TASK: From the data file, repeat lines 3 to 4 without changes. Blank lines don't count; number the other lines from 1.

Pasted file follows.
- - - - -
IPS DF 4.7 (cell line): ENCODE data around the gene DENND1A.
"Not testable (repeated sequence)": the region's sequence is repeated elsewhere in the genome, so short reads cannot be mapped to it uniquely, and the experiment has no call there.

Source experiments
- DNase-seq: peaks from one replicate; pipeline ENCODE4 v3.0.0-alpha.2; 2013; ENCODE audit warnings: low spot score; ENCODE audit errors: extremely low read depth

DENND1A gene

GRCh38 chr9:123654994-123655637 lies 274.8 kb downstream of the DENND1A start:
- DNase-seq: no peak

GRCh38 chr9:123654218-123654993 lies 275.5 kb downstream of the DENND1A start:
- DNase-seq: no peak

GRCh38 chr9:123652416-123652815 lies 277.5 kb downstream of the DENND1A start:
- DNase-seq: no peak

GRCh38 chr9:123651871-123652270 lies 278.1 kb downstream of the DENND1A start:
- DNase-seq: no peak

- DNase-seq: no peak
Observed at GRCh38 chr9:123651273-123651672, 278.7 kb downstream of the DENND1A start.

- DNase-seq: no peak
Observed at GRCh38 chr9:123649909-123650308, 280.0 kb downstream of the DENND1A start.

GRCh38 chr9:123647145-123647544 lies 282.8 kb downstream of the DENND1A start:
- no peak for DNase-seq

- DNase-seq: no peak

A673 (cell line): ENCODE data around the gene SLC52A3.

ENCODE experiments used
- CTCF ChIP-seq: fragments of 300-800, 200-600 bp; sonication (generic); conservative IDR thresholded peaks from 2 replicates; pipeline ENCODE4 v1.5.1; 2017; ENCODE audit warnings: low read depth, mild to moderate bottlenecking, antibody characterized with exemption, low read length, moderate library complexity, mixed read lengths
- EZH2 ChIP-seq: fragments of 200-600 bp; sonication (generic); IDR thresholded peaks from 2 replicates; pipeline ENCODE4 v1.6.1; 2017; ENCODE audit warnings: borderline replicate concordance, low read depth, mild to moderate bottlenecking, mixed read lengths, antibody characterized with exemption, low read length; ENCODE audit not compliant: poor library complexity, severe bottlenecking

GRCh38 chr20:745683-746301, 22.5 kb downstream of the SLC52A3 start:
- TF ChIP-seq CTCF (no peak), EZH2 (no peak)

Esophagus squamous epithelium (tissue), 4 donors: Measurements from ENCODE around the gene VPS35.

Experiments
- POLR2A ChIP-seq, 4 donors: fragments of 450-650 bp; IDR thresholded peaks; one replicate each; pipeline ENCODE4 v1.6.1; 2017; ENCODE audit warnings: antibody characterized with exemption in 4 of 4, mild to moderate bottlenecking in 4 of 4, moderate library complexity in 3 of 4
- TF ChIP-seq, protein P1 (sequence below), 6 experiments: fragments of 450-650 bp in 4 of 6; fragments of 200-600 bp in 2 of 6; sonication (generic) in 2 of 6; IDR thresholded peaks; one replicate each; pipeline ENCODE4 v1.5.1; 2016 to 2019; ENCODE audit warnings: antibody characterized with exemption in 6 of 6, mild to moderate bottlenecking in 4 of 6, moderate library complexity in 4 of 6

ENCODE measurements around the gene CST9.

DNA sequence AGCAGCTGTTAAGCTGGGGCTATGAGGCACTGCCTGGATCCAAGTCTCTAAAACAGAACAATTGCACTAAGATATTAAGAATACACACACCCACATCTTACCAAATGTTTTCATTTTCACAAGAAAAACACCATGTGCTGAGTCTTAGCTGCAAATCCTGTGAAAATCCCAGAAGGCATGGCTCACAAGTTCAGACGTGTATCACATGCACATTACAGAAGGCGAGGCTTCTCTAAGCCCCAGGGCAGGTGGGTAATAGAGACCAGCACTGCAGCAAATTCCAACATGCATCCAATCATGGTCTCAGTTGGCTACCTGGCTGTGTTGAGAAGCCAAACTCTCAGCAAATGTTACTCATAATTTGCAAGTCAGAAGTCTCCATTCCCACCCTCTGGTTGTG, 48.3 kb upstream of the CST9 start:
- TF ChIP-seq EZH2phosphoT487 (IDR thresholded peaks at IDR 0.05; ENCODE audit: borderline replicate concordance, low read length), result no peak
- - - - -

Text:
Source experiments
- DNase-seq: peaks from one replicate; pipeline ENCODE4 v3.0.0-alpha.2; 2013; ENCODE audit warnings: low spot score; ENCODE audit errors: extremely low read depth